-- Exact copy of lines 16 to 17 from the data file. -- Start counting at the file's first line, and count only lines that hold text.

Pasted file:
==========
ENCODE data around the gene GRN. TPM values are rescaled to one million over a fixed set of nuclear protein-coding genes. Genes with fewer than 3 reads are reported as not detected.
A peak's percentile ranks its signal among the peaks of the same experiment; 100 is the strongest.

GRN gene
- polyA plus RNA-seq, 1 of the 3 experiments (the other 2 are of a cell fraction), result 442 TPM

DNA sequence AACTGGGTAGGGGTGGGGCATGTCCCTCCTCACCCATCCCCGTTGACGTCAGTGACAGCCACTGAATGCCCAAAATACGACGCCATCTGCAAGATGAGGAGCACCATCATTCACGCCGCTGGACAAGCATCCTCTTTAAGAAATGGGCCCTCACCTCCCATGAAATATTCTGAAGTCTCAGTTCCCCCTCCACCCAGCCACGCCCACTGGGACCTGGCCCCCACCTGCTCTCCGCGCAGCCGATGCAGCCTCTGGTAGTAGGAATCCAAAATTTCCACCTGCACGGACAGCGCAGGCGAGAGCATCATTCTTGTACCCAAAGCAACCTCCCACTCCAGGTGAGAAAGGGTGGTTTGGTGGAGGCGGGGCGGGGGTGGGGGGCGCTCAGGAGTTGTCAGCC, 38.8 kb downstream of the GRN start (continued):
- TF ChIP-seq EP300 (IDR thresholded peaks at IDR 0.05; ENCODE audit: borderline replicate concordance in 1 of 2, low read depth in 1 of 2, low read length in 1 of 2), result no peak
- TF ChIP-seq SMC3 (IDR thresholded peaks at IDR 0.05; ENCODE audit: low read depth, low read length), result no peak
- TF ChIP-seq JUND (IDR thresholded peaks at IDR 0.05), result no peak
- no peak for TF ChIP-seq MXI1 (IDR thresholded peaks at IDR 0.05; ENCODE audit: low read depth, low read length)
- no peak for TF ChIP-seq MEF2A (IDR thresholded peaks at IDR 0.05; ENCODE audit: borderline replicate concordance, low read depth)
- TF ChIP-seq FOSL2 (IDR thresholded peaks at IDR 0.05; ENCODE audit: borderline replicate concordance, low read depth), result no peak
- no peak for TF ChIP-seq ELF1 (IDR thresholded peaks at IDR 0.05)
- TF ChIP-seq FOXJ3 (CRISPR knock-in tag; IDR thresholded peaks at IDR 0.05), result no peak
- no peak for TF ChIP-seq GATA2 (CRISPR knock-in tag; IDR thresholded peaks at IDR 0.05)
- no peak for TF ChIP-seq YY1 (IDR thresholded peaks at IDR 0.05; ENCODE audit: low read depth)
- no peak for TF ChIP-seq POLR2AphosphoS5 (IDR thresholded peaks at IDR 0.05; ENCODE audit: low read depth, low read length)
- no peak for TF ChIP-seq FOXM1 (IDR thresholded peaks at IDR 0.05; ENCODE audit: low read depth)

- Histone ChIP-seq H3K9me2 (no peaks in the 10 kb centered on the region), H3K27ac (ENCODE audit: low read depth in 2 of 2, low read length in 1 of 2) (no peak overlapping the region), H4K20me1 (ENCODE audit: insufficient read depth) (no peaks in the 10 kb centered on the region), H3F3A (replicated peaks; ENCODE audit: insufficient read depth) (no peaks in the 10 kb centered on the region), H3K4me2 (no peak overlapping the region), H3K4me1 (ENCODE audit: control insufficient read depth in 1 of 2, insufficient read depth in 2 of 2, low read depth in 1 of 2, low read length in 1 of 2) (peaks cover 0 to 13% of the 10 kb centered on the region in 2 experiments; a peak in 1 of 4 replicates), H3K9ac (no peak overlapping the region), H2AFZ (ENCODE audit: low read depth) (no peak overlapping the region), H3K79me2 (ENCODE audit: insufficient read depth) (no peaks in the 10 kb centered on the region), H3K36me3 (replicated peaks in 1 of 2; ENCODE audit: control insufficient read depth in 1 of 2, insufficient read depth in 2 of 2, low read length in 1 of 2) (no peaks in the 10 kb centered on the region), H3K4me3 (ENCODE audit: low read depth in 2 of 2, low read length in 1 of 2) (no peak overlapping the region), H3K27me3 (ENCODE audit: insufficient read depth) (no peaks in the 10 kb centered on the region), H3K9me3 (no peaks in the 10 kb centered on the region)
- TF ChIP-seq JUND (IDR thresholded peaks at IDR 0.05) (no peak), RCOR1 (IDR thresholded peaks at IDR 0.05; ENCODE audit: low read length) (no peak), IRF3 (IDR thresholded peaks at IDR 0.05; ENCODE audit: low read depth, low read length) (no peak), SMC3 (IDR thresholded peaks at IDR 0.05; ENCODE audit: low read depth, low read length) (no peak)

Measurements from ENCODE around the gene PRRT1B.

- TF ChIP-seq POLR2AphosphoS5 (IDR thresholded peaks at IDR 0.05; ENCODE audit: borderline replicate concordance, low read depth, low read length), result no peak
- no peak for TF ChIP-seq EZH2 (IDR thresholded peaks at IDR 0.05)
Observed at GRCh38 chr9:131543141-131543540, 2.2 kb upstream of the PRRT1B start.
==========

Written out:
- no peak for TF ChIP-seq POLR2AphosphoS5 (IDR thresholded peaks at IDR 0.05; ENCODE audit: low read depth, low read length)
- no peak for TF ChIP-seq FOXM1 (IDR thresholded peaks at IDR 0.05; ENCODE audit: low read depth)